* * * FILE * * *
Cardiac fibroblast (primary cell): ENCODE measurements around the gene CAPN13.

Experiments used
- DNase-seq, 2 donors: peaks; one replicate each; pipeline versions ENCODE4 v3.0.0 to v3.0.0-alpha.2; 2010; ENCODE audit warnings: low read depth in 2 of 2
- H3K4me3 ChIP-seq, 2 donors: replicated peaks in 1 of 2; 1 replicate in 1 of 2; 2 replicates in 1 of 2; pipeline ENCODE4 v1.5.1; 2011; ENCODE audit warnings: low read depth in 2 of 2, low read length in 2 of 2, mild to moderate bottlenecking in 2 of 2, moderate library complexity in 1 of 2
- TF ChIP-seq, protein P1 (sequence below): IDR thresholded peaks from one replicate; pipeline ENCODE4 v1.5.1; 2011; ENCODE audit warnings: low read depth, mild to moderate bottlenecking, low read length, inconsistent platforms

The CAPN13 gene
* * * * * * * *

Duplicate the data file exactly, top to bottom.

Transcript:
Cardiac fibroblast (primary cell): ENCODE measurements around the gene CAPN13.

Experiments used
- DNase-seq, 2 donors: peaks; one replicate each; pipeline versions ENCODE4 v3.0.0 to v3.0.0-alpha.2; 2010; ENCODE audit warnings: low read depth in 2 of 2
- H3K4me3 ChIP-seq, 2 donors: replicated peaks in 1 of 2; 1 replicate in 1 of 2; 2 replicates in 1 of 2; pipeline ENCODE4 v1.5.1; 2011; ENCODE audit warnings: low read depth in 2 of 2, low read length in 2 of 2, mild to moderate bottlenecking in 2 of 2, moderate library complexity in 1 of 2
- TF ChIP-seq, protein P1 (sequence below): IDR thresholded peaks from one replicate; pipeline ENCODE4 v1.5.1; 2011; ENCODE audit warnings: low read depth, mild to moderate bottlenecking, low read length, inconsistent platforms

The CAPN13 gene